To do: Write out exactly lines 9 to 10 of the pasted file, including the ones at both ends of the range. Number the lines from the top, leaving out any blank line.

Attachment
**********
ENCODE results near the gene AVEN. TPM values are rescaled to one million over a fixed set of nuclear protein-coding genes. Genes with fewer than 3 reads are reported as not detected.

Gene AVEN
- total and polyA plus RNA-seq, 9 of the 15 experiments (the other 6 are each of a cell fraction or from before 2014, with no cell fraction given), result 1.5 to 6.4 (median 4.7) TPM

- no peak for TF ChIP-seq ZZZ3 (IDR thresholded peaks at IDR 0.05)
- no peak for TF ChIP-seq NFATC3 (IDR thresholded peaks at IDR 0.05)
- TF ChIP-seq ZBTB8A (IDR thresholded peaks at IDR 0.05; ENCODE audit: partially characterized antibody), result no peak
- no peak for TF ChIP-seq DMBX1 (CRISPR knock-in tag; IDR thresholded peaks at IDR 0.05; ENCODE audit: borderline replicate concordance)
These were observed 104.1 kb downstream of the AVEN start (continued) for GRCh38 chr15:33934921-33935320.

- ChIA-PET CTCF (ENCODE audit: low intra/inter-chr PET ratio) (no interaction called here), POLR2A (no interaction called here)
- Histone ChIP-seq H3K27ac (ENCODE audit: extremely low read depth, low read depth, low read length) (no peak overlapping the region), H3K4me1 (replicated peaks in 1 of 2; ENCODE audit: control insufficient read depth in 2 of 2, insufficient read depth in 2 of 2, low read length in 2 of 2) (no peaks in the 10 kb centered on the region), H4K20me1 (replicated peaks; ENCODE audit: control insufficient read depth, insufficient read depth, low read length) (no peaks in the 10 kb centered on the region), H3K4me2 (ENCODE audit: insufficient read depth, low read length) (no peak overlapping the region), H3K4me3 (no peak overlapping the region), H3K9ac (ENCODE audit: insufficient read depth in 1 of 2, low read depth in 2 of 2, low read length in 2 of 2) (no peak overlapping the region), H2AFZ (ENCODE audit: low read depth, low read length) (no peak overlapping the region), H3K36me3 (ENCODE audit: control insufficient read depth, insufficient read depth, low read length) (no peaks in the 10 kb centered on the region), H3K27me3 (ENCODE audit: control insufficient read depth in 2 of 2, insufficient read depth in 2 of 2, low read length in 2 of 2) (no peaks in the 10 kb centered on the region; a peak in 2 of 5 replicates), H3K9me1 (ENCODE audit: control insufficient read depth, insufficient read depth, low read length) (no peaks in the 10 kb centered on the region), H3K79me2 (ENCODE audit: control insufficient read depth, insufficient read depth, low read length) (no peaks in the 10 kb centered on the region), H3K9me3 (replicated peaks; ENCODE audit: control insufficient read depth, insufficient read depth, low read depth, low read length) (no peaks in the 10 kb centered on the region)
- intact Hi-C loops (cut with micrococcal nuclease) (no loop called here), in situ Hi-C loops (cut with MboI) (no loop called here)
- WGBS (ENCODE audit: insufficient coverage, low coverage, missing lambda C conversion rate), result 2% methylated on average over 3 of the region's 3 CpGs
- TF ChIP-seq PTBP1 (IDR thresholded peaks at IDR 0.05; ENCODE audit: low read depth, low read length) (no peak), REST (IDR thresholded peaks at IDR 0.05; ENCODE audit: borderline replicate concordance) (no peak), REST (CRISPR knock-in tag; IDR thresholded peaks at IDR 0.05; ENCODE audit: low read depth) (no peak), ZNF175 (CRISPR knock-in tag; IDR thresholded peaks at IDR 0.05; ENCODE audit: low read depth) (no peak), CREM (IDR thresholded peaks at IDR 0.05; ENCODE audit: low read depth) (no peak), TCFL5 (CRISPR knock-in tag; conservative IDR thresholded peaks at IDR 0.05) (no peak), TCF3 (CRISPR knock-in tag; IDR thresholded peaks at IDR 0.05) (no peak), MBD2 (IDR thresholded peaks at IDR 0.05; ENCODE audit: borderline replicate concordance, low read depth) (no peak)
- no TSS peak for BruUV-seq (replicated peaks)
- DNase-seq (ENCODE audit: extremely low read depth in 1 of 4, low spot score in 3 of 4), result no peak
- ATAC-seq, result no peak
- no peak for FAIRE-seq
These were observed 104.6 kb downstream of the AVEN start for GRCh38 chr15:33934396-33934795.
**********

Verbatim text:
- ChIA-PET CTCF (ENCODE audit: low intra/inter-chr PET ratio) (no interaction called here), POLR2A (no interaction called here)
- Histone ChIP-seq H3K27ac (ENCODE audit: extremely low read depth, low read depth, low read length) (no peak overlapping the region), H3K4me1 (replicated peaks in 1 of 2; ENCODE audit: control insufficient read depth in 2 of 2, insufficient read depth in 2 of 2, low read length in 2 of 2) (no peaks in the 10 kb centered on the region), H4K20me1 (replicated peaks; ENCODE audit: control insufficient read depth, insufficient read depth, low read length) (no peaks in the 10 kb centered on the region), H3K4me2 (ENCODE audit: insufficient read depth, low read length) (no peak overlapping the region), H3K4me3 (no peak overlapping the region), H3K9ac (ENCODE audit: insufficient read depth in 1 of 2, low read depth in 2 of 2, low read length in 2 of 2) (no peak overlapping the region), H2AFZ (ENCODE audit: low read depth, low read length) (no peak overlapping the region), H3K36me3 (ENCODE audit: control insufficient read depth, insufficient read depth, low read length) (no peaks in the 10 kb centered on the region), H3K27me3 (ENCODE audit: control insufficient read depth in 2 of 2, insufficient read depth in 2 of 2, low read length in 2 of 2) (no peaks in the 10 kb centered on the region; a peak in 2 of 5 replicates), H3K9me1 (ENCODE audit: control insufficient read depth, insufficient read depth, low read length) (no peaks in the 10 kb centered on the region), H3K79me2 (ENCODE audit: control insufficient read depth, insufficient read depth, low read length) (no peaks in the 10 kb centered on the region), H3K9me3 (replicated peaks; ENCODE audit: control insufficient read depth, insufficient read depth, low read depth, low read length) (no peaks in the 10 kb centered on the region)